Quick: Rate how much you agree with each of these items on a scale of 1 (“not me at all”) to 5 (“this is so me”):
- It is important to me that people who hurt me acknowledge that an injustice has been done to me.
- I think I am much more conscientious and moral in my relations with other people compared to their treatment of me.
- When people who are close to me feel hurt by my actions, it is very important for me to clarify that justice is on my side.
- It is very hard for me to stop thinking about the injustice others have done to me.
If you scored high (4 or 5) on all of these items, you may have what psychologists have identified as a “tendency for interpersonal victimhood.”
Social life is full of ambiguity. Dates don’t always respond to your text messages, friends don’t always smile back at you when you smile at them, and strangers sometimes have upset looks on their faces. The question is: How do you interpret these situations? Do you take everything personally or do you consider that it’s more likely that your friend is just having a bad day, your new date is still interested but wants to play it cool, and that the stranger on the street was angry about something and didn’t even notice you were there?
While most people tend to overcome socially ambiguous situations with relative ease—regulating their emotions and acknowledging that social ambiguity is an unavoidable part of social life—some people tend to see themselves as perpetual victims. Rahav Gabay and her colleagues define this tendency for interpersonal victimhood as “an ongoing feeling that the self is a victim, which is generalized across many kinds of relationships. As a result, victimization becomes a central part of the individual’s identity.” Those who have a perpetual victimhood mindset tend to have an “external locus of control”; they believe that one’s life is entirely under the control of forces outside one’s self, such as fate, luck or the mercy of other people.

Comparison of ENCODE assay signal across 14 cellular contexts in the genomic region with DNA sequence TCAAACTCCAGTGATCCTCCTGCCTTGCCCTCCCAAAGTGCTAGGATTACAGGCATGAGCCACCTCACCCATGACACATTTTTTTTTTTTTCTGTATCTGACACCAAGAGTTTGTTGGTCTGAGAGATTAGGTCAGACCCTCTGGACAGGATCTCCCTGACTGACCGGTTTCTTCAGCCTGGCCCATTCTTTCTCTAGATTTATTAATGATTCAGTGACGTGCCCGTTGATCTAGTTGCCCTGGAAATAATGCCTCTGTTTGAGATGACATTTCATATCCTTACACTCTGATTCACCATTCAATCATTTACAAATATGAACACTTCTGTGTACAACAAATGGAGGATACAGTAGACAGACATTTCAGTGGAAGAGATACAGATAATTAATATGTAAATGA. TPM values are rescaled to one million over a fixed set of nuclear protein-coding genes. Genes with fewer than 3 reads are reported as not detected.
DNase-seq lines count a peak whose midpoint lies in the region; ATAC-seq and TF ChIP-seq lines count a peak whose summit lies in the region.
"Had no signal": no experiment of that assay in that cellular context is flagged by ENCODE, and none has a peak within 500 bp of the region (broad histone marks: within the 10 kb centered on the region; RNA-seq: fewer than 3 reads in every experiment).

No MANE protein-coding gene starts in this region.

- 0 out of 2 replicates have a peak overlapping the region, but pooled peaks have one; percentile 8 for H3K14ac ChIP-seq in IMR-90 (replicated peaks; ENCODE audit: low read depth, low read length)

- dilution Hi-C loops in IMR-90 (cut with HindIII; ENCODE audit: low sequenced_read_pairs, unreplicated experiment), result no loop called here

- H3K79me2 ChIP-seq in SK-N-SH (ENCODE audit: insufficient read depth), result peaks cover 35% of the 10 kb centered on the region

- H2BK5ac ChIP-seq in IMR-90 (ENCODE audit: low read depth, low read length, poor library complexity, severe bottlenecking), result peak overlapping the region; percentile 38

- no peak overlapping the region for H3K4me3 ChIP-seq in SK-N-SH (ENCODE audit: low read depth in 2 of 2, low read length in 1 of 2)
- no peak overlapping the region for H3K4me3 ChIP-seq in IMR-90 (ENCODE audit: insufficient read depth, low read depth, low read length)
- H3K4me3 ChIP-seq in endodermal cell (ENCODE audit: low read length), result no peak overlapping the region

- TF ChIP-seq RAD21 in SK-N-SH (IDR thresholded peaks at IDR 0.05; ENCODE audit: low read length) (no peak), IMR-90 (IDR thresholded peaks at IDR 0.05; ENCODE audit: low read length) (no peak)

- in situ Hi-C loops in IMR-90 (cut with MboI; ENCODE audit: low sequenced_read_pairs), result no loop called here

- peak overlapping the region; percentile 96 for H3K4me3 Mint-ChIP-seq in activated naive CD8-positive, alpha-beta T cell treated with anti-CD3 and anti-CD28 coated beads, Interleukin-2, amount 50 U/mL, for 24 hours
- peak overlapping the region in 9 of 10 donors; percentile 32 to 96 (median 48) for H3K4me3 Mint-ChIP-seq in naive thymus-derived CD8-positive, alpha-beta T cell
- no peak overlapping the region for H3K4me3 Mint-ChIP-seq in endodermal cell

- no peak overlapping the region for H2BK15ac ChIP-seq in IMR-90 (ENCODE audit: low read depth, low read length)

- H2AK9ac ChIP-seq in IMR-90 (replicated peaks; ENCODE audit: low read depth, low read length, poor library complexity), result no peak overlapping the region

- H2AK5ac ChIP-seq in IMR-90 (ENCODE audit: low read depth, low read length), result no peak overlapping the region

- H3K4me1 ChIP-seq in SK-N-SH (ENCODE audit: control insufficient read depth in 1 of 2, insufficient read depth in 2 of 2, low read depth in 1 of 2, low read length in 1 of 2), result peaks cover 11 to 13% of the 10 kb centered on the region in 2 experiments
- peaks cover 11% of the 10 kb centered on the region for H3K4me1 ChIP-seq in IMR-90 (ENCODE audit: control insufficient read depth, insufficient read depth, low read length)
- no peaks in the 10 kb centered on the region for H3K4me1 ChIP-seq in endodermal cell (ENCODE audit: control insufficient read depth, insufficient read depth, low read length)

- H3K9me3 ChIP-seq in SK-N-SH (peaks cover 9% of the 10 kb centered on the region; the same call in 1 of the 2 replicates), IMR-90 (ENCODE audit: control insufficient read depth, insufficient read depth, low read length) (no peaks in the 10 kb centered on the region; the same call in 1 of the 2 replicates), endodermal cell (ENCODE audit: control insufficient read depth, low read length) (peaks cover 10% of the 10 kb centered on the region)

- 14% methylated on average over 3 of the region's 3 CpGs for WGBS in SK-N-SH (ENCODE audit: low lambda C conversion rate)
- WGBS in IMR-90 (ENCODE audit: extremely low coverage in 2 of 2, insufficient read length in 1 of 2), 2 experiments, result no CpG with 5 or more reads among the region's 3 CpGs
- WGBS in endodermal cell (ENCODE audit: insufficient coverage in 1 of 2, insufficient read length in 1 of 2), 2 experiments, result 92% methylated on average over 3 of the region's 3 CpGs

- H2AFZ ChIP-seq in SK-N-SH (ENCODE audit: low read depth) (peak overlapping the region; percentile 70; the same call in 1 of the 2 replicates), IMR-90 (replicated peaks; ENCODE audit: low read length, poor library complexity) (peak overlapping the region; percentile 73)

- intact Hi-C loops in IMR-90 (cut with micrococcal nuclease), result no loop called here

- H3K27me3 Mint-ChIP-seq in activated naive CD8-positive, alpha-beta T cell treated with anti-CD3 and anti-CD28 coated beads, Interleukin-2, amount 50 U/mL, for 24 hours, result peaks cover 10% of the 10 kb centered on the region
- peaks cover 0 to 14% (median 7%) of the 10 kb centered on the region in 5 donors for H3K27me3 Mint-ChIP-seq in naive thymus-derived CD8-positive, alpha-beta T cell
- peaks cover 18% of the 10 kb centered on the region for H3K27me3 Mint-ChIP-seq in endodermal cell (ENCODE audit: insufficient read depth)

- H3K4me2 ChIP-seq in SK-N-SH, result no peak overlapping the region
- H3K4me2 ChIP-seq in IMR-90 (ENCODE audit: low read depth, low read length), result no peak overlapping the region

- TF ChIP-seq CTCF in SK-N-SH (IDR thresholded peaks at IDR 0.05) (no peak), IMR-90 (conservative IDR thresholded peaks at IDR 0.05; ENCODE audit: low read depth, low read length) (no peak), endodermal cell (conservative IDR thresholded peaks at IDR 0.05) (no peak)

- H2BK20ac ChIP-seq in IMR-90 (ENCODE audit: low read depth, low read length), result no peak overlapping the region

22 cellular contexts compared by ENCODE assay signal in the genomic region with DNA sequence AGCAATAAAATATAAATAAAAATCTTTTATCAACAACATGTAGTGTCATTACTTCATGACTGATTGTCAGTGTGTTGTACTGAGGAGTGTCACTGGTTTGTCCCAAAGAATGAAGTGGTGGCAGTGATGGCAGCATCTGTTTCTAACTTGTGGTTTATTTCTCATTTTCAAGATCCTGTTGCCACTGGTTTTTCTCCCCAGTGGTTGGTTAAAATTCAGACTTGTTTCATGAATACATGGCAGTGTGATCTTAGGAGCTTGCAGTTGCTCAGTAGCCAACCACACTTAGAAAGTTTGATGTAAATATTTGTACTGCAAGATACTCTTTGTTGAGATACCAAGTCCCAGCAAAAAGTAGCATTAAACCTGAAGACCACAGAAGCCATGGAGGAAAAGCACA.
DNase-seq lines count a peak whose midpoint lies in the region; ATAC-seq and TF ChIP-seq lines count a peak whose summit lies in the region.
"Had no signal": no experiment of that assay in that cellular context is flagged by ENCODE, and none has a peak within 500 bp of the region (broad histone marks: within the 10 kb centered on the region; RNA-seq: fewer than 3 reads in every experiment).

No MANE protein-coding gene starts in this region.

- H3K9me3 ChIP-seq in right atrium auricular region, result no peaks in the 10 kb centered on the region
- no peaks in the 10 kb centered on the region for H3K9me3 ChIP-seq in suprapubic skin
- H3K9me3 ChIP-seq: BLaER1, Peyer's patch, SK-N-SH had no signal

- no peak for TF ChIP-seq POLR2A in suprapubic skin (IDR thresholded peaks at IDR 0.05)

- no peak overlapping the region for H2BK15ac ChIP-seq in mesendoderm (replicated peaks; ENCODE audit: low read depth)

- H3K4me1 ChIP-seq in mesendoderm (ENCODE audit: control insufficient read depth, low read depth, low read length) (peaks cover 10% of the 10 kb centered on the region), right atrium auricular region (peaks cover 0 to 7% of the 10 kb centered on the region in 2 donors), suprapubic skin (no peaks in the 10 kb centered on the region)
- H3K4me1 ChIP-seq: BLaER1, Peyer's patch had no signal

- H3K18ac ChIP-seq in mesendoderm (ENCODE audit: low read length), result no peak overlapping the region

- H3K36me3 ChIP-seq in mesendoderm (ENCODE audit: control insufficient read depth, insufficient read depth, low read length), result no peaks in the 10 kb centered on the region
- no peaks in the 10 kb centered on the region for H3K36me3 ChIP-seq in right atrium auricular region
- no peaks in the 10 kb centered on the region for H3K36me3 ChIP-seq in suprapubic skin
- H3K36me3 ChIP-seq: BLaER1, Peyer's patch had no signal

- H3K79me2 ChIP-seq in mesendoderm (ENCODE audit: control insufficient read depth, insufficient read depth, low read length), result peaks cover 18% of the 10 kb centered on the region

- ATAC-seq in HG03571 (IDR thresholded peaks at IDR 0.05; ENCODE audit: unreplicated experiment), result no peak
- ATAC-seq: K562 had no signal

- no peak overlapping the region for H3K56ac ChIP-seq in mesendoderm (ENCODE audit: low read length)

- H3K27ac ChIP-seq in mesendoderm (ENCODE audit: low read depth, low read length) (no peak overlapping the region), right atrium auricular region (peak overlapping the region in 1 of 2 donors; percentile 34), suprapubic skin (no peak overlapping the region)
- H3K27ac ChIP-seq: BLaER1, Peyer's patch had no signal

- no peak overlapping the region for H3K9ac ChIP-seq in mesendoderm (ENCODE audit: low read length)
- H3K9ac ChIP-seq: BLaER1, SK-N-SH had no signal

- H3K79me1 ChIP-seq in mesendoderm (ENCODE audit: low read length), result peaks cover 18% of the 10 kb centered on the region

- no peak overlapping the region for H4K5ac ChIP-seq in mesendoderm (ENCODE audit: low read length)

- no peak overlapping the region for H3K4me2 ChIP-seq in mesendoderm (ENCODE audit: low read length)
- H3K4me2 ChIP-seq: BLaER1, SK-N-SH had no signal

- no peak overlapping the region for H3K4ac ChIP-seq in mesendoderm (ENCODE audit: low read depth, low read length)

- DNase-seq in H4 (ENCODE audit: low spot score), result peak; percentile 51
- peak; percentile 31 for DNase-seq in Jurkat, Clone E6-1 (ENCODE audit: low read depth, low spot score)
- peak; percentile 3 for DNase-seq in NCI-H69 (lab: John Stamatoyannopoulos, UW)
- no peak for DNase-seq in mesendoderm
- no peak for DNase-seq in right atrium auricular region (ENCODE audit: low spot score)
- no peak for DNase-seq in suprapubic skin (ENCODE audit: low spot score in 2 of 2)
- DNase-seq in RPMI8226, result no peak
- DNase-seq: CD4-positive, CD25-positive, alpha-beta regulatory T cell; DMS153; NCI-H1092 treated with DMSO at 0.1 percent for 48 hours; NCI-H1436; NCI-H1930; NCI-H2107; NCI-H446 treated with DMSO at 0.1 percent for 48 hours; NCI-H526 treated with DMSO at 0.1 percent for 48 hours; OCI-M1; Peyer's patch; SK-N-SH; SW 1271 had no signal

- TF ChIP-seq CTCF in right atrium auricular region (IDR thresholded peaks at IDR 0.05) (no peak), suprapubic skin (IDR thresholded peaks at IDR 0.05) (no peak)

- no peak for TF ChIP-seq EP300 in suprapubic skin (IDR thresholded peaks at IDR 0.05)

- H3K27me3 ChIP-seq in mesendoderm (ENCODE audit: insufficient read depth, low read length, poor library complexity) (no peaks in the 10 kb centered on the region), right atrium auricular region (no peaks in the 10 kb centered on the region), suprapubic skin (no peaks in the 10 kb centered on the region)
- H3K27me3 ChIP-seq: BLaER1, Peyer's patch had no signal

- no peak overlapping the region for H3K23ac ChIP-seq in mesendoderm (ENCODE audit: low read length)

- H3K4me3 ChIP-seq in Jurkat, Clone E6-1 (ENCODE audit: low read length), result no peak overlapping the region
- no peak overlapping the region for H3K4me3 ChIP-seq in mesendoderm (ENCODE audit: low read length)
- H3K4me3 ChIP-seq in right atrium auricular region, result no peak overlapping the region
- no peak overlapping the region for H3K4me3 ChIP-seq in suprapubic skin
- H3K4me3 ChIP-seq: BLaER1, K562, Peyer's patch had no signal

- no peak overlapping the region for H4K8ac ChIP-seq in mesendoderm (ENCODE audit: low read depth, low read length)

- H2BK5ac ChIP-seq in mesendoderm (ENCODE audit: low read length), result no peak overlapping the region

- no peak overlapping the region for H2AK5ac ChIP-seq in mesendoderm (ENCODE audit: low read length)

Based on clinical observations and research, the researchers found that the tendency for interpersonal victimhood consists of four main dimensions: (a) constantly seeking recognition for one’s victimhood, (b) moral elitism, (c) lack of empathy for the pain and suffering of others, and (d) frequently ruminating about past victimization.
It’s important to point out that the researchers do not equate experiencing trauma and victimization with possessing the victimhood mindset. They point out that a victimhood mindset can develop without experiencing severe trauma or victimization. Vice versa, experiencing severe trauma or victimization doesn’t necessarily mean that someone is going to develop a victimhood mindset. Nevertheless, the victimhood mindset and victimization do share certain psychological processes and consequences.
Also, while the four characteristics of the victimhood mindset they identified was conducted at the individual level (on a sample of Jewish Israelis) and don’t necessarily apply to the level of groups, a literature review suggests that there are some striking parallels to the collective level (which I’ll point out below).
With these caveats out of the way, let’s go a bit deeper into the main characteristics of the perpetual victimhood mindset.
THE VICTIMHOOD MINDSET
Constantly seeking recognition of one’s victimhood. Those who score high on this dimension have a perpetual need to have their suffering acknowledged. In general, this is a normal psychological response to trauma. Experiencing trauma tends to “shatter our assumptions” about the world as a just and moral place. Recognition of one’s victimhood is a normal response to trauma and can help reestablish a person’s confidence in their perception of the world as a fair and just place to live.
Also, it is normal for victims to want the perpetrators to take responsibility for their wrongdoing and to express feelings of guilt. Studies conducted on testimonies of patients and therapists have found that validation of the trauma is important for therapeutic recovery from trauma and victimization (see here and here).
A sense of moral elitism. Those who score high on this dimension perceive themselves as having an immaculate morality and view everyone else as being immoral. Moral elitism can be used to control others by accusing others of being immoral, unfair or selfish, while seeing oneself as supremely moral and ethical.